Parallel Lives

Nicholas Thompson, the grandson of Paul Nitze, chose to write a biography of his grandfather, but with a restriction.  Thompson thought it best to describe and compare his grandfather’s public career together with that of another public personage, George Kennan.  I wonder why.  Perhaps for the sake of an extensive biography.  We ought not attribute motives to an author, but we can say something about the result.  This is a book of parallel lives; but such a structure, or composition, seldom works.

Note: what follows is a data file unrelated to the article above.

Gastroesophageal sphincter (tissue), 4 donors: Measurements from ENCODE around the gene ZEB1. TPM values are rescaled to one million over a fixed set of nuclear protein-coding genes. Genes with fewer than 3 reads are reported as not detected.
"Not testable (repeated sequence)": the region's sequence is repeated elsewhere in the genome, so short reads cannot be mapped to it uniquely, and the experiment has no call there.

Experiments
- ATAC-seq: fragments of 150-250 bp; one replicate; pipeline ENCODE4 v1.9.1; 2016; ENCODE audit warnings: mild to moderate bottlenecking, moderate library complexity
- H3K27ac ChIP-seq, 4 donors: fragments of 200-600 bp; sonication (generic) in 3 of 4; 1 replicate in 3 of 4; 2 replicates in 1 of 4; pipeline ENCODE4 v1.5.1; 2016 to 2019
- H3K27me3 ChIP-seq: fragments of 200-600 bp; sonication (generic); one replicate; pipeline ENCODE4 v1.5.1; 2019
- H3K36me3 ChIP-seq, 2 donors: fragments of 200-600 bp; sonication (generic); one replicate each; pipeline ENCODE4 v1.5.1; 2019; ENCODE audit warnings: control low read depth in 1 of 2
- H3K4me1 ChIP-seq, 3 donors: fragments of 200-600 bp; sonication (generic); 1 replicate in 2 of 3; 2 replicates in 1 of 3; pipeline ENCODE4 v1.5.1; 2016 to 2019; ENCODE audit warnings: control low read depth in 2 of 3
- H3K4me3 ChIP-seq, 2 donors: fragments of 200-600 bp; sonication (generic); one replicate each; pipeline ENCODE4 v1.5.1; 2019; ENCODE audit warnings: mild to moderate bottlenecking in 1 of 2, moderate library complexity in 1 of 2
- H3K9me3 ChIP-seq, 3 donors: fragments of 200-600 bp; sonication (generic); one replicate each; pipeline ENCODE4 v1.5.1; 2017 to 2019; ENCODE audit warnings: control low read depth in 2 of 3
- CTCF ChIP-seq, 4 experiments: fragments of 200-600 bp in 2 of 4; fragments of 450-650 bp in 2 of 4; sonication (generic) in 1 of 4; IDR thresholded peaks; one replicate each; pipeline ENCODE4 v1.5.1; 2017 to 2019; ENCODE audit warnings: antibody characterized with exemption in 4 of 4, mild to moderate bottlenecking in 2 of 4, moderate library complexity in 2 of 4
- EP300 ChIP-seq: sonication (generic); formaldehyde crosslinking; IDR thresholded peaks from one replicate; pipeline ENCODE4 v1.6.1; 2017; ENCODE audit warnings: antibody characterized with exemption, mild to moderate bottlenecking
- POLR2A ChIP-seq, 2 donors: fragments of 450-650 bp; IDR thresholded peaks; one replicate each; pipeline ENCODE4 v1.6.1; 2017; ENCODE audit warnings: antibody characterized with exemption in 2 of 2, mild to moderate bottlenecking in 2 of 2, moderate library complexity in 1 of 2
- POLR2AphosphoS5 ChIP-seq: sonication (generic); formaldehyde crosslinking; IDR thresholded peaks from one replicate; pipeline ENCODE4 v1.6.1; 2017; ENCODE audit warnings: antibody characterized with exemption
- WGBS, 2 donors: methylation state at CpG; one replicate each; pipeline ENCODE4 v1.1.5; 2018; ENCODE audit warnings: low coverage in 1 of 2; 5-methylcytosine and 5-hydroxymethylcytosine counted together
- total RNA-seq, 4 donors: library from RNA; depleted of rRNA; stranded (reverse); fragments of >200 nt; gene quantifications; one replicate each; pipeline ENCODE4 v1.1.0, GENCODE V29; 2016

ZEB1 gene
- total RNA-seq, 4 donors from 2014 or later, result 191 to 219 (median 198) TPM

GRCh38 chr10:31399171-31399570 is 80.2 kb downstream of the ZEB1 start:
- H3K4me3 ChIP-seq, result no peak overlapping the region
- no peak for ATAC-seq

Though Paul Nitze and George Kennan were very different men, their lives were chronologically similar.  Both were men of the 20th century: Kennan was born in 1904; Nitze in 1908.  Kennan survived Nitze by less than a year, but that does not matter.  What matters is that their temperaments, their learning, their convictions, and their views of the United States and of the world were profoundly different.  Kennan was a compulsive writer and a dedicated thinker; Nitze was a compulsive bureaucrat.  Kennan was an intensely private person; Nitze was not.  At least in one instance Nitze’s grandson understands this: “Kennan never fit in; Nitze always did.”  They knew each other, they respected each other on occasion, but they never were close friends.

Thompson’s thesis is there in the title of his book: Throughout the Cold War, Nitze was a hawk; Kennan was a dove. ...

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